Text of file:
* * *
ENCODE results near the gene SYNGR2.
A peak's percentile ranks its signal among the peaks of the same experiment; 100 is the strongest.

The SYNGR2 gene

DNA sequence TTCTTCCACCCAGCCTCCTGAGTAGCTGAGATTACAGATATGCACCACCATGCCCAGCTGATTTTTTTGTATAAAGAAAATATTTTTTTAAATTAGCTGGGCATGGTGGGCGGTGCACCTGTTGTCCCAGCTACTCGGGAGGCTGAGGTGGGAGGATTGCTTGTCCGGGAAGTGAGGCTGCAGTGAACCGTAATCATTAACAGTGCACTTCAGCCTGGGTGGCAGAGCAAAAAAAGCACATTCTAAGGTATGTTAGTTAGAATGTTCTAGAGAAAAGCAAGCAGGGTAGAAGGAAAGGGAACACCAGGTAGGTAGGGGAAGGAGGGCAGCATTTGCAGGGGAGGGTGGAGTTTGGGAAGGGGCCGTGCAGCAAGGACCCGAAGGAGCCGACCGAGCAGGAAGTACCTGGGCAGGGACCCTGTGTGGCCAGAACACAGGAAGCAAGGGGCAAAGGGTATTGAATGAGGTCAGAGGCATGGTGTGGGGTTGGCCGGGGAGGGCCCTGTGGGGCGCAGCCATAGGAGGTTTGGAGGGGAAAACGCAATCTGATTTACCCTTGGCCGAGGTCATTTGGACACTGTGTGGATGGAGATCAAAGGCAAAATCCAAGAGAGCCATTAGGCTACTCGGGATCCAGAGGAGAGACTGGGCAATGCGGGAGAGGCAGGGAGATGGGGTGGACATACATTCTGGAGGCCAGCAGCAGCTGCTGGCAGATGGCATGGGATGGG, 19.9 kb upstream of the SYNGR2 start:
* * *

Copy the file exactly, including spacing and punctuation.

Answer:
ENCODE results near the gene SYNGR2.
A peak's percentile ranks its signal among the peaks of the same experiment; 100 is the strongest.

The SYNGR2 gene

DNA sequence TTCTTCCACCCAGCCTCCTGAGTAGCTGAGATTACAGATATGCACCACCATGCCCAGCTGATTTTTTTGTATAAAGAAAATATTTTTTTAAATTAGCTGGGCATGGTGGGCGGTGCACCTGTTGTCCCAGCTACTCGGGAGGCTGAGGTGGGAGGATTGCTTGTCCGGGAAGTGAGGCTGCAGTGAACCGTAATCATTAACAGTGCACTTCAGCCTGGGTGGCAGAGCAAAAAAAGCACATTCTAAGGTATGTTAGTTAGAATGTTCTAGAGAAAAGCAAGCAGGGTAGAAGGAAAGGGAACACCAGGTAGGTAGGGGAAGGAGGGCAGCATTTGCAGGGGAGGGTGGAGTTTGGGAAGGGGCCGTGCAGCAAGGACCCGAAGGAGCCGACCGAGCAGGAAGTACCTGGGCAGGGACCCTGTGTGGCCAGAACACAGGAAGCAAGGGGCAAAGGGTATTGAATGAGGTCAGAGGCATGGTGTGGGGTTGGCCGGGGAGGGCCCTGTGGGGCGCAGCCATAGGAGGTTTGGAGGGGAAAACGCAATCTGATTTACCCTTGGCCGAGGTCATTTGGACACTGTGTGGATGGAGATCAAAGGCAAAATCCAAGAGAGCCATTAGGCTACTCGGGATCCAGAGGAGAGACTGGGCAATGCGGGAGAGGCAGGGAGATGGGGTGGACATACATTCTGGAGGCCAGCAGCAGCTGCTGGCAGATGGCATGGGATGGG, 19.9 kb upstream of the SYNGR2 start: